Brecht Verses

Leonardo Guzman Riveros. First came to look for the Communists, and I was not Communist so I do not proteste. Then they came for the Socialists and the labor leaders, but was not neither one nor the other so no proteste. Then they came for the Jews, but I was not Jewish so I do not proteste. And when they came for me already it was not anyone who might protest. He could have sworn that these verses were written by Bertolt Brecht, dramatist and German poet killed by the Stasi, according to some, or a cardiac arrest after one cold, according to others. Brilliant and troubled was almost expelled from high school per say to die for the homeland era propaganda directed in which only fools fall. His father and the religion teacher managed to avoid punishment in that opportunity.

Brecht – creator of the epic Theatre walked forcing his balance on the edge of the knife with remarkable determination and skill; proof of this was shortly before the installation of the nazi regime in Germany made the film To whom the world belongs you? that was banned in 1933. Prior to this had already received warnings for his Opera of four quarters where criticized the bourgeois order representing it as a society of criminals. Throughout much of his life expressed its commitment to the ideas Socialist Marxist, however the emergence of his libertarian spirit turned him into a critical severe upon which Cay the rough weight of power without compassion, either when the nazis burned his books, or when he was interrogated during his exile in the United States by the Committee of activities anti Americansdriven by Republican Senator Joseph Mc Carthy. This last episode forced him to leave a day after the interrogation practised by the Committee. Several times he was on the verge of becoming a martyr of his own ideas and remains the doubt but so happened at the end of his days.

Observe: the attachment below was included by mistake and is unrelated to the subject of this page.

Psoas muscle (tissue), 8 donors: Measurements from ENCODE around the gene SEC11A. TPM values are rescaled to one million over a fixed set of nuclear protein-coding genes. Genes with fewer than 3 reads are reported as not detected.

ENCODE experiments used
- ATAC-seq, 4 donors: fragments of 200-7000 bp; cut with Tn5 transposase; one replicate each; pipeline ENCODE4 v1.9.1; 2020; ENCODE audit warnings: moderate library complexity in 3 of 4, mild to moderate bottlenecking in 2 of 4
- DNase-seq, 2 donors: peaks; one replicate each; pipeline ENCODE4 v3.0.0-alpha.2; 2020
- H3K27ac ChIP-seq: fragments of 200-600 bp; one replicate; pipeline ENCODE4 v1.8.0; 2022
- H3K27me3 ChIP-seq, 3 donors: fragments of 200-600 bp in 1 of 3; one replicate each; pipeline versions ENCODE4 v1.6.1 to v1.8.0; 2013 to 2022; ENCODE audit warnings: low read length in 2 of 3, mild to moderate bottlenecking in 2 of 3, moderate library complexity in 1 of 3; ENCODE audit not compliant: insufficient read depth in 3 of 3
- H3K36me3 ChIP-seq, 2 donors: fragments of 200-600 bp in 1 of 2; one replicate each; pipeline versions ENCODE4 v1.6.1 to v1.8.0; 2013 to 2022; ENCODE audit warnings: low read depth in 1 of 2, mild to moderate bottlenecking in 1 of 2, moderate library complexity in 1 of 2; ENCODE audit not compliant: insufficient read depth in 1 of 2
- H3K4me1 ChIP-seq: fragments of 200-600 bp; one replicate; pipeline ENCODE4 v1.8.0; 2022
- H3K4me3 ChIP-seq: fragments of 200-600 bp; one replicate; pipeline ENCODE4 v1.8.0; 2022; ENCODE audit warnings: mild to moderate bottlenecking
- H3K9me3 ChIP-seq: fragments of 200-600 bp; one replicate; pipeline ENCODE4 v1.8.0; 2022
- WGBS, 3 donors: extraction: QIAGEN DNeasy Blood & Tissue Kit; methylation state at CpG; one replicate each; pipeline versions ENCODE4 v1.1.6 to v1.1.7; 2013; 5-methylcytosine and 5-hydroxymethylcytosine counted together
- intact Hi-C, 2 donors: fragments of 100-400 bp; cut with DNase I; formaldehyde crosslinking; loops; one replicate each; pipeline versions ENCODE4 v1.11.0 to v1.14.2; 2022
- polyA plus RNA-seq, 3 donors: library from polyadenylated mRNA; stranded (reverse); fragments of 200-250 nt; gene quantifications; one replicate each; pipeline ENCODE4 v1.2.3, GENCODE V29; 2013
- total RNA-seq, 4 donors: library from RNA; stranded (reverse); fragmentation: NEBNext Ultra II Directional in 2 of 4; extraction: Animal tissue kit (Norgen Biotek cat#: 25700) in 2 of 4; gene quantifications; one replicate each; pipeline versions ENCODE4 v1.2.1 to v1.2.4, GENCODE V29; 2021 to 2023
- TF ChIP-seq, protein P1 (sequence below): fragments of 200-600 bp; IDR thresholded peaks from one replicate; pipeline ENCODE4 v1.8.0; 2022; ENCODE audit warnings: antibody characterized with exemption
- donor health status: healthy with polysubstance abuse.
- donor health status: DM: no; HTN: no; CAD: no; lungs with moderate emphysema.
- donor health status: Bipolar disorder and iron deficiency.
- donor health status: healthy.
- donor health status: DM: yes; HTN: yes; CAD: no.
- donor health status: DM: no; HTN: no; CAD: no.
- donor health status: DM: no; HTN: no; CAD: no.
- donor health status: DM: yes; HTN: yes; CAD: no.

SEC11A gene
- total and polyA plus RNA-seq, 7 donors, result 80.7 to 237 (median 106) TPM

By some thoughtless mechanism authorship was attributed to Brecht’s the verses that give home to this note. Actually, versions that most know are different to the text presented today, not in its fund pessimistic and hopeless. Current, is that the author was Martin Niemoller, Protestant pastor who spoke as part of a sermon in the Holy week of 1946, in Kaiserslautern, Germany. The true author – finally confused – did not do so in verse as the text presented today and, as if this were not enough, never took him to the written letter. * Original author and source of the article.